Metformin, a biguanide, is a widely used antidiabetic drug, which inhibits gluconeogenesis and is used to treat hyperglycemia in type 2 diabetes. Through activation of AMPK (AMP-activated protein kinase) pathway, metformin also mimics caloric restriction health benefits. Aging causes substantial molecular to morphological changes in brain, the brain cells being more susceptible toward oxidative stress mediated damages due to the presence of high lipid content and higher oxygen consumption. Wistar rats (naturally aged and d -galactose induced rat model) were supplemented with metformin (300 mg/kg b.w. orally) for 6 weeks. The biomarkers of oxidative stress such as antioxidant capacity (ferric reducing antioxidant potential [FRAP]), malondialdehyde (MDA), reduced glutathione (GSH), protein carbonyl (PCO), reactive oxygen species (ROS), acetylcholinesterase (AChE) activity, and nitric oxide (NO) were measured in brain tissues of control and experimental groups. The results indicate that metformin treatment augmented the levels of FRAP and GSH in naturally aged, and d -gal induced aging model groups compared to the respective controls. In contrast, metformin treated groups exhibited significant reduction in MDA, PCO, ROS, and NO levels and a significant increase in AChE activity in induced aging rats. The administration of d -galactose upregulated the expression of sirtuin-2, interleukin-6 ( IL- 6), and tumor necrosis factor-alpha ( TNF-α ) and downregulated the expression of Beclin-1. Metformin supplementation downregulated the d -galactose induced expressions of sirtuin-2, IL -6, and TNF-α expression, whereas upregulated the Beclin-1 expression. Our data confirm that metformin restores the antioxidant status and improves healthy brain aging through the activation of autophagy and reduction in inflammation.
Our objective was to construct and validate a Multidimensional Prognostic Index (MPI) for 1-year mortality from a Comprehensive Geriatric Assessment (CGA) routinely carried out in elderly patients in a geriatric acute ward. The CGA included clinical, cognitive, functional, nutritional, and social parameters and was carried out using six standardized scales and in formation on medications and social support network, for a total of 63 items in eight domains. A MPI was developed from CGA data by aggregating the total scores of the eight domains and expressing it as a score from 0 to 1. Three grades of MPI were identified: low risk, 0.0-0.33; moderate risk, 0.34-0.66; and severe risk, 0.67-1.0. Using the proportional hazard models, we studied the predictive value of the MPI for all causes of mortality over a 12-month follow-up period. MPI was then validated in a different cohort of consecutively hospitalized patients. The development cohort included 838 and the validation cohort 857 elderly hospitalized patients. Of the patients in the two cohorts, 53.3 and 54.9% were classified in the low-risk group, respectively (MPI mean value, 0.18 +/- 0.09 and 0.18 +/- 0.09); 31.2 and 30.6% in the moderaterisk group (0.48 +/- 0.09 and 0.49 +/- 0.09); 15.4 and 14.2% in the severe-risk group (0.77 +/- 0.08 and 0.75 +/- 0.07). In both cohorts, higher MPI scores were significantly associated with older age (p = 0.0001), female sex (p = 0.0001), lower educational level (p = 0.0001), and higher mortality (p = 0.0001). In both cohorts, a close agreement was found between the estimated mortality and the observed mortality after both 6 months and 1 year of follow-up. The discrimination of the MPI was also good, with a ROC area of 0.751 (95%CI, 0.70-0.80) at 6 months and 0.751 (95%CI, 0.71-0.80) at 1 year of follow-up. We conclude that this MPI, calculated from in formation collected in a standardized CGA, accurately stratifies hospitalized elderly patients into groups at varying risk of mortality.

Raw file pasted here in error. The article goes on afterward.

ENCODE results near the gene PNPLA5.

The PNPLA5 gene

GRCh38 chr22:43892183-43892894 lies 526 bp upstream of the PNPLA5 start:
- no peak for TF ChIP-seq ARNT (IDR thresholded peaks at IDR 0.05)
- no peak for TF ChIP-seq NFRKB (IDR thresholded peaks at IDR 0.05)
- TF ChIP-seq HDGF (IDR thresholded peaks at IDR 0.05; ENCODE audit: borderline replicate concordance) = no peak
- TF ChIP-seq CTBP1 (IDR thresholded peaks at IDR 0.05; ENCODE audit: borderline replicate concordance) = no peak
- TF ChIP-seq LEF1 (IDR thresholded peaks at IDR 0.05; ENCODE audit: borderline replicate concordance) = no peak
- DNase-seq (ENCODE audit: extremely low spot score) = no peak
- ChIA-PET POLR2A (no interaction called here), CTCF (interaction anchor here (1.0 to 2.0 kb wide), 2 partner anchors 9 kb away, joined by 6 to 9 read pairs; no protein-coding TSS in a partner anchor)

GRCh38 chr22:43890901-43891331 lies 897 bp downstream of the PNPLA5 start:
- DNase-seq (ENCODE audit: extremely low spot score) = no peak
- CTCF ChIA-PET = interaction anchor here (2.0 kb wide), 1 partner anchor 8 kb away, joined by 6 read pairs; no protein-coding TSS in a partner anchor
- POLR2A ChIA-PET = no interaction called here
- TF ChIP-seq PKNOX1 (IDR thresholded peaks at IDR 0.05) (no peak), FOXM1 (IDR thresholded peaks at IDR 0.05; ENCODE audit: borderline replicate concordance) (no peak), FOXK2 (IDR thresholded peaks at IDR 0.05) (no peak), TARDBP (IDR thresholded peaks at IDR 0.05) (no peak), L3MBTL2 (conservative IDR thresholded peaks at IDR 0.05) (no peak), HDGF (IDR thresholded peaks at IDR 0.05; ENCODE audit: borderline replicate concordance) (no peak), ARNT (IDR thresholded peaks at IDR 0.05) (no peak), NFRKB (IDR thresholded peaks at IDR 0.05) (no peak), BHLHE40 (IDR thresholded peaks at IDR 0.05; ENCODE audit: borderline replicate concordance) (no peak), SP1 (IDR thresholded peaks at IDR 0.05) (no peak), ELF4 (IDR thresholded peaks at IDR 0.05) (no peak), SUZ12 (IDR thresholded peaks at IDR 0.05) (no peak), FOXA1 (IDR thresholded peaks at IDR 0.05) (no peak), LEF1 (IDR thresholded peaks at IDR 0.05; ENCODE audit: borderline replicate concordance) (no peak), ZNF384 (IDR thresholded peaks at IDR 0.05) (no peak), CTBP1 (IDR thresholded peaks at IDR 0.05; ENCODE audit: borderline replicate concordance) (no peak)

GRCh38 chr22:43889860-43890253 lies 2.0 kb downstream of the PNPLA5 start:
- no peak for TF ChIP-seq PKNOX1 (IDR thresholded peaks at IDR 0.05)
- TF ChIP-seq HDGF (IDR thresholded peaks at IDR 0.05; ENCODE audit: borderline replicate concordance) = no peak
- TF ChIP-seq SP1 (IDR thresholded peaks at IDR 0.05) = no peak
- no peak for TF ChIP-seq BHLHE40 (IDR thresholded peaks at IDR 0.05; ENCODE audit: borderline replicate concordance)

Decline of cognition and increasing risk of neurodegenerative diseases are major problems associated with aging in humans. Of particular importance is how the brain removes potentially toxic biomolecules that accumulate with normal neuronal function. Recently, a biomolecule clearance system using convective flow between the cerebrospinal fluid (CSF) and interstitial fluid (ISF) to remove toxic metabolites in the brain was described. Xie and colleagues now report that in mice the clearance activity of this so-called “glymphatic system” is strongly stimulated by sleep and is associated with an increase in interstitial volume, possibly by shrinkage of astroglial cells. Moreover, anesthesia and attenuation of adrenergic signaling can activate the glymphatic system to clear potentially toxic proteins known to contribute to the pathology of Alzheimer disease (AD) such as beta-amyloid (Abeta). Clearance during sleep is as much as two-fold faster than during waking hours. These results support a new hypothesis to answer the age-old question of why sleep is necessary. Glymphatic dysfunction may pay a hitherto unsuspected role in the pathogenesis of neurodegenerative diseases as well as maintenance of cognition. Furthermore, clinical studies suggest that quality and duration of sleep may be predictive of the onset of AD, and that quality sleep may significantly reduce the risk of AD for apolipoprotein E (ApoE) ɛ4 carriers, who have significantly greater chances of developing AD. Further characterization of the glymphatic system in humans may lead to new therapies and methods of prevention of neurodegenerative diseases. A public health initiative to ensure adequate sleep among middle-aged and older people may prove useful in preventing AD, especially in apolipoprotein E (ApoE) ɛ4 carriers.